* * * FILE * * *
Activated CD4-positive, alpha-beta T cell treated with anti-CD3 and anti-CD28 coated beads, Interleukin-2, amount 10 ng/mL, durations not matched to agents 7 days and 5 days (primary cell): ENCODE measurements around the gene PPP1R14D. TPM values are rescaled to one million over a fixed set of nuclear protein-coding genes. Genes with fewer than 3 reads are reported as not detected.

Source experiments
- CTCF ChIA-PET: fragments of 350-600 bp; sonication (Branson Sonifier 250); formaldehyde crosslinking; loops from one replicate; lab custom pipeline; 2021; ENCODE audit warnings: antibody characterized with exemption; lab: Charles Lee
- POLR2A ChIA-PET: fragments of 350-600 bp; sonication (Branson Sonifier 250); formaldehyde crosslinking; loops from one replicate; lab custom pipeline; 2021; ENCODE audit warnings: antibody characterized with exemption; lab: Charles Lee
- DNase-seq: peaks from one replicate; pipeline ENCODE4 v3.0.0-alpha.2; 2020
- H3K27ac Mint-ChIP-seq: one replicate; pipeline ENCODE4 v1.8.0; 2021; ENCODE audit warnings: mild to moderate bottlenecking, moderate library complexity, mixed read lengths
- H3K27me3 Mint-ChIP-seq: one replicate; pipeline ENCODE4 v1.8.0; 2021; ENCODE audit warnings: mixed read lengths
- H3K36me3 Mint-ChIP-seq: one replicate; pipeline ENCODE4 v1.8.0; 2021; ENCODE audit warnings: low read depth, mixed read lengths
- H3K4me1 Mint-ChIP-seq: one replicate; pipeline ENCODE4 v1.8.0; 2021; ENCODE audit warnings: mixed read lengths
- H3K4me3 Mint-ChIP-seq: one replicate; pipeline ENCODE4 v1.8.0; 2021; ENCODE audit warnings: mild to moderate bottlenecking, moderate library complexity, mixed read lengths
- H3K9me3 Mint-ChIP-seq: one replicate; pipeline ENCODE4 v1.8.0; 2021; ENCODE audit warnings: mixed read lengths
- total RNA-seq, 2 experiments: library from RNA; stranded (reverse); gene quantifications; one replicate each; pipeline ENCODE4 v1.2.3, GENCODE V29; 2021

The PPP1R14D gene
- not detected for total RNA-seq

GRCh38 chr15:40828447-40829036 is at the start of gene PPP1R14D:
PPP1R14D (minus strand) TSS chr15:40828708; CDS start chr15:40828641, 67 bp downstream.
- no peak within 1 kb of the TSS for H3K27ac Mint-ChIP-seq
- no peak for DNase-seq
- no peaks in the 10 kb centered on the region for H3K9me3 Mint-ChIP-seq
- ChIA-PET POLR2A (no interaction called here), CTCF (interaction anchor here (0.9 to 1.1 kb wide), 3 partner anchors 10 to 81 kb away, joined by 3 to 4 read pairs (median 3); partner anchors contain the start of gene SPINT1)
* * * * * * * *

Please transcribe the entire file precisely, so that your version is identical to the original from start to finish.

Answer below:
Activated CD4-positive, alpha-beta T cell treated with anti-CD3 and anti-CD28 coated beads, Interleukin-2, amount 10 ng/mL, durations not matched to agents 7 days and 5 days (primary cell): ENCODE measurements around the gene PPP1R14D. TPM values are rescaled to one million over a fixed set of nuclear protein-coding genes. Genes with fewer than 3 reads are reported as not detected.

Source experiments
- CTCF ChIA-PET: fragments of 350-600 bp; sonication (Branson Sonifier 250); formaldehyde crosslinking; loops from one replicate; lab custom pipeline; 2021; ENCODE audit warnings: antibody characterized with exemption; lab: Charles Lee
- POLR2A ChIA-PET: fragments of 350-600 bp; sonication (Branson Sonifier 250); formaldehyde crosslinking; loops from one replicate; lab custom pipeline; 2021; ENCODE audit warnings: antibody characterized with exemption; lab: Charles Lee
- DNase-seq: peaks from one replicate; pipeline ENCODE4 v3.0.0-alpha.2; 2020
- H3K27ac Mint-ChIP-seq: one replicate; pipeline ENCODE4 v1.8.0; 2021; ENCODE audit warnings: mild to moderate bottlenecking, moderate library complexity, mixed read lengths
- H3K27me3 Mint-ChIP-seq: one replicate; pipeline ENCODE4 v1.8.0; 2021; ENCODE audit warnings: mixed read lengths
- H3K36me3 Mint-ChIP-seq: one replicate; pipeline ENCODE4 v1.8.0; 2021; ENCODE audit warnings: low read depth, mixed read lengths
- H3K4me1 Mint-ChIP-seq: one replicate; pipeline ENCODE4 v1.8.0; 2021; ENCODE audit warnings: mixed read lengths
- H3K4me3 Mint-ChIP-seq: one replicate; pipeline ENCODE4 v1.8.0; 2021; ENCODE audit warnings: mild to moderate bottlenecking, moderate library complexity, mixed read lengths
- H3K9me3 Mint-ChIP-seq: one replicate; pipeline ENCODE4 v1.8.0; 2021; ENCODE audit warnings: mixed read lengths
- total RNA-seq, 2 experiments: library from RNA; stranded (reverse); gene quantifications; one replicate each; pipeline ENCODE4 v1.2.3, GENCODE V29; 2021

The PPP1R14D gene
- not detected for total RNA-seq

GRCh38 chr15:40828447-40829036 is at the start of gene PPP1R14D:
PPP1R14D (minus strand) TSS chr15:40828708; CDS start chr15:40828641, 67 bp downstream.
- no peak within 1 kb of the TSS for H3K27ac Mint-ChIP-seq
- no peak for DNase-seq
- no peaks in the 10 kb centered on the region for H3K9me3 Mint-ChIP-seq
- ChIA-PET POLR2A (no interaction called here), CTCF (interaction anchor here (0.9 to 1.1 kb wide), 3 partner anchors 10 to 81 kb away, joined by 3 to 4 read pairs (median 3); partner anchors contain the start of gene SPINT1)